Third-graders at Olivenhain Pioneer Elementary School in Encinitas, Calif., perform chair pose with instructor Kristen McCloskey last month.
During first period at Olivenhain Pioneer Elementary School in Encinitas, Calif., Kristen McCloskey leads about two dozen third-graders through some familiar yoga poses.
"All right, so let's do our opening sequence A," she says, instructing the kids. "Everyone take a big inhale, lift those arms up. Look up."
At the end of the half-hour class, 8-year-old Jacob Hagen says he feels energized and ready for the rest of the day. "Because you get to stretch out and it's good to be the first class because it wakes you up," he says.
Schools across the country are focusing more on teaching students to make healthy choices; Encinitas Superintendent Tim Baird says yoga is just one element of the district's physical education curriculum.
"We also have a nutrition program," he says. "We also have a life-skills program where kids learn about perseverance and responsibility."
The whole wellness program is supported by a $500,000 grant from the K.P. Jois Foundation. The Encinitas-based group promotes a kind of yoga called Ashtanga, which was introduced to Encinitas from India in 1975 by founder Krishna Pattabhi Jois.
But when Mary Eady visited one of the yoga classes at her son's school last year, she saw much more than a fitness program.
"They were being taught to thank the sun for their lives and the warmth that it brought, the life that it brought to the earth and they were told to do that right before they did their sun salutation exercises," she says.
Those looked like religious teachings to her, so she opted to keep her son out of the classes. The more Eady reads about the Jois Foundation and its founders' beliefs in the spiritual benefits of Ashtanga yoga, the more she's convinced that the poses and meditation can't be separated from their Hindu roots.
"It's stated in the curriculum that it's meant to shape the way that they view the world, it's meant to shape the way that they make life decisions," Eady says. "It's meant to shape the way that they regulate their emotions and the way that they view themselves."
Eady is part of a group of parents working with Dean Broyles, president and chief counsel of the Escondido-based National Center for Law and Policy.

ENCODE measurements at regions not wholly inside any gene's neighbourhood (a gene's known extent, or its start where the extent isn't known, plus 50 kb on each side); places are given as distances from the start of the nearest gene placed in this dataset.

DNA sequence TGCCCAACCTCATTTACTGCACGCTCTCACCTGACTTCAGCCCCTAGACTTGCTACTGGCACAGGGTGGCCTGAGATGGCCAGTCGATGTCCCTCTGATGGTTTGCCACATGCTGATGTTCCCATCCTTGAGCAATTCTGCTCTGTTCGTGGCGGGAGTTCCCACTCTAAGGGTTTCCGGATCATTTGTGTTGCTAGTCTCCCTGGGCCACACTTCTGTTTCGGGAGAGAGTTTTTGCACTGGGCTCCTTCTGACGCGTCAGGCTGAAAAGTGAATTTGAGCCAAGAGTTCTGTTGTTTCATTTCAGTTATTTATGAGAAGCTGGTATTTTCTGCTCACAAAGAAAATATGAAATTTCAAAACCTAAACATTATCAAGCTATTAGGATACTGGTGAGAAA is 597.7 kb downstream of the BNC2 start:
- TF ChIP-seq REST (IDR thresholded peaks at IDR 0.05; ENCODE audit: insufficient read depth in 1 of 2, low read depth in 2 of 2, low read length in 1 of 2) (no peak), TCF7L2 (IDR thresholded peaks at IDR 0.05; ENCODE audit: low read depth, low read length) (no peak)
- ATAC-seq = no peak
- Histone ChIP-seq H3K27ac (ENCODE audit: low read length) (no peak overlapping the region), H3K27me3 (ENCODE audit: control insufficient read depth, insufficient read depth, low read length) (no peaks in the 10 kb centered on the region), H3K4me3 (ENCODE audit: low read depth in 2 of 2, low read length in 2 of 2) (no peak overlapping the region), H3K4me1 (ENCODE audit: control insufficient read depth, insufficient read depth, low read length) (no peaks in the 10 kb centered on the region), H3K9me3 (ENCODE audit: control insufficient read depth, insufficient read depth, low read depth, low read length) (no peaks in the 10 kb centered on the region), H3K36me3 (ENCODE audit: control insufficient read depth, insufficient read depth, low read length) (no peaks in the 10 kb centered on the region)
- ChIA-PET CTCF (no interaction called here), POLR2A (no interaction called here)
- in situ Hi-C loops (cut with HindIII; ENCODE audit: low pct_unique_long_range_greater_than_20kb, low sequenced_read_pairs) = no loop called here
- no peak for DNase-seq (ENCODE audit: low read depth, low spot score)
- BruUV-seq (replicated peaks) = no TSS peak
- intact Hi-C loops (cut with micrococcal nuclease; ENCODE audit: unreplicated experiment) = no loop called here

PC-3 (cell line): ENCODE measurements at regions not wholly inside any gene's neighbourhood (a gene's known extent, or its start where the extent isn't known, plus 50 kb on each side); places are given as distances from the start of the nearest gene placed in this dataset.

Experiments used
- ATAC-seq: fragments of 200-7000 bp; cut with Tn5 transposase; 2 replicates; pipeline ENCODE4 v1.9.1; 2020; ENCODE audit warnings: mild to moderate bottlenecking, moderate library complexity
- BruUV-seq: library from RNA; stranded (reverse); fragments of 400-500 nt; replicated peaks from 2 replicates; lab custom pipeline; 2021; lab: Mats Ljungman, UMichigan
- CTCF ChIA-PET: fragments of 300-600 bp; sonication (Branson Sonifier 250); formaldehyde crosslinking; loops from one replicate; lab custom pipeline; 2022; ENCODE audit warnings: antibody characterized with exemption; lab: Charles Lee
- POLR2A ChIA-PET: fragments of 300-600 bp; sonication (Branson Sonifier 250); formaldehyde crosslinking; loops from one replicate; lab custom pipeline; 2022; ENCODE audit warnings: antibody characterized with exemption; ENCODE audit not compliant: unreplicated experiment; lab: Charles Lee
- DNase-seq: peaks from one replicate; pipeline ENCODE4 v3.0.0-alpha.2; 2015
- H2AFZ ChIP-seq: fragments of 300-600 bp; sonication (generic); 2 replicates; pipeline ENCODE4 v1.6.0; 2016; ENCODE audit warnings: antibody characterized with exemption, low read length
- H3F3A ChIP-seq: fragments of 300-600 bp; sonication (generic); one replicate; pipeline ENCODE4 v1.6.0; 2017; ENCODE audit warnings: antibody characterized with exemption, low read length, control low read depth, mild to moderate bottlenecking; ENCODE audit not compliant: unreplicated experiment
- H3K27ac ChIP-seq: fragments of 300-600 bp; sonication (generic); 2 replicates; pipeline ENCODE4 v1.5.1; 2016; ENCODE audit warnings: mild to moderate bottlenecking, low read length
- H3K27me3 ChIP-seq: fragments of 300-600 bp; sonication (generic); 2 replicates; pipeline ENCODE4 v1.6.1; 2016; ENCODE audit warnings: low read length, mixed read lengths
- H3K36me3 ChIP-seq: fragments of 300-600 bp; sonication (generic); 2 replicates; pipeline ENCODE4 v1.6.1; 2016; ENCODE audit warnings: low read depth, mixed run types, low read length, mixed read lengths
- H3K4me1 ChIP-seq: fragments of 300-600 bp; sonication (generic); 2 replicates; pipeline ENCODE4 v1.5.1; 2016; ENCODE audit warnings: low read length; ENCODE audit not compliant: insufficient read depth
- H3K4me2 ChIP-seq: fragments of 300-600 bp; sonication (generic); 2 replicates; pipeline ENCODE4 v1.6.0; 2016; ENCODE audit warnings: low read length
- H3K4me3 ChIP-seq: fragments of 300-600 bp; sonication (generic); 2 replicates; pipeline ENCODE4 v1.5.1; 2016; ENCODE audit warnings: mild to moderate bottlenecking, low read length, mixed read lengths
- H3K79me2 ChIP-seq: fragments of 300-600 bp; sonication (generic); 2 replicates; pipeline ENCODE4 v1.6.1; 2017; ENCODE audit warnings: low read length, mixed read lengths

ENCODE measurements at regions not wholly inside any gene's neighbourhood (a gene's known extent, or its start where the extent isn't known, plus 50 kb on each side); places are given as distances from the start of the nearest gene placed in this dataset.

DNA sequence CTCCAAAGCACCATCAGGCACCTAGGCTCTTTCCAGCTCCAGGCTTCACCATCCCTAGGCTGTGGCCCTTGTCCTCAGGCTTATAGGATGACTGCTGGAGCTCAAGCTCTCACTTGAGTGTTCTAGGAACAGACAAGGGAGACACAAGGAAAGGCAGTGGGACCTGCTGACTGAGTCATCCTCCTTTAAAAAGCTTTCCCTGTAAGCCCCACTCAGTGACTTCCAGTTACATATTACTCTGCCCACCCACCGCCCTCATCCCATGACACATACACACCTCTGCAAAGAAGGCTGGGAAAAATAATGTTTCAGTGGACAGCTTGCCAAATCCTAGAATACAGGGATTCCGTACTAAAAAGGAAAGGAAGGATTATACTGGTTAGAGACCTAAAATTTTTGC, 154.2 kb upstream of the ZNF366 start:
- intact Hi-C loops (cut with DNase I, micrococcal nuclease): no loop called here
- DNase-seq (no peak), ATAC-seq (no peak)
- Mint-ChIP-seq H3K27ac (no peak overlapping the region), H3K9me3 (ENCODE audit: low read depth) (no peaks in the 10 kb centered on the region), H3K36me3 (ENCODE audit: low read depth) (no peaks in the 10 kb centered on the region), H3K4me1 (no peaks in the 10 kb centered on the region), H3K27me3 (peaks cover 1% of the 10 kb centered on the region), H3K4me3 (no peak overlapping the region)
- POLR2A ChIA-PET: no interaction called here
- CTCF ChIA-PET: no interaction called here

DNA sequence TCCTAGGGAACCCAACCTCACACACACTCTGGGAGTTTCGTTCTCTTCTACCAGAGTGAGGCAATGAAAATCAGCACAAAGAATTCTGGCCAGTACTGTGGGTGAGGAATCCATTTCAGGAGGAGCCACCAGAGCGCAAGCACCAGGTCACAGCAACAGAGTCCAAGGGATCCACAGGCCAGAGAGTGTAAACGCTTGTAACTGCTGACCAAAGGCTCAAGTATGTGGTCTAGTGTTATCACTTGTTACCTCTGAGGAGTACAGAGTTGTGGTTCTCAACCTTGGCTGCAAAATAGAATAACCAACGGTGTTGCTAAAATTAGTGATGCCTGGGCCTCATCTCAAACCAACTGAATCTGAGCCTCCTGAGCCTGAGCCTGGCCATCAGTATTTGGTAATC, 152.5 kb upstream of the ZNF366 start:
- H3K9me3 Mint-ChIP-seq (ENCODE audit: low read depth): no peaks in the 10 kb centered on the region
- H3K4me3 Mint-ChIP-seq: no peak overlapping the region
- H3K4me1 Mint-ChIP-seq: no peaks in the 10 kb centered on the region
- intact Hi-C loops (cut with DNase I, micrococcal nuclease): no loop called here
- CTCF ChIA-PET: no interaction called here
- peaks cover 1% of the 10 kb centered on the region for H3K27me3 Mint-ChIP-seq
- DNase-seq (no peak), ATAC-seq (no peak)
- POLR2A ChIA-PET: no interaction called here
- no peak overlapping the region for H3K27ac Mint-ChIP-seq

"And then the question becomes — if it is religious, which it is, who decides when enough religion has been stripped out of the program to make it legal?" Broyles says. "I mean, that's the problem when you introduce religion into the curriculum and actually immerse and marinate children in the program."
Critics of the yoga class launched an online petition that garnered about 260 signatures as of Friday, about 50 of them voluntarily identifying themselves as parents in the district. Another online petition, in support of the class, had more than 2,700 signatures, which are anonymous to those who don't sign.
Eady and the other parents working with Broyles want the classes made completely voluntary and moved to before or after the school day. They say school officials haven't responded to their concerns.
Opponents worry that the class will be adopted in schools across the nation. They point to the Jois Foundation's funding of researchers at the Universities of San Diego and Virginia to study whether the yoga classes affect things like attendance, behavior and student achievement.
"It is the stated goal of both the Jois Foundation and the district itself to prove scientifically that Ashtanga yoga works for kids here in the district and then export it nationally," Broyles says.
Jois Foundation Director Eugene Ruffin, however, maintains that the yoga program is typical of athletics programs for kids.
"They provide you with the exercise and the motivation for children," Ruffin says. "And then they give you character exercises — 'Thou shalt not steal, thou shall be honest, thou shall be respectful to adults.' "
Ruffin says those ideals aren't specific to Hinduism and don't conflict with his own Catholic upbringing.
Despite the controversy, most parents, like Monique Cocco, are happy with the classes. She says her children don't come home with a newfound knowledge of Hinduism.
"Absolutely not — no. What my daughter tells me is she did the pancake today and she lays down and then she cracks up because it's so funny," Cocco says.
Cocco hears from teachers that kids are calmer and more focused after yoga, so the teachers can spend more class time on lessons, instead of settling kids down the way they sometimes have to after traditional gym classes.
When winter break ends Monday, the school district is moving forward with plans to have the classes taught at all nine Encinitas schools.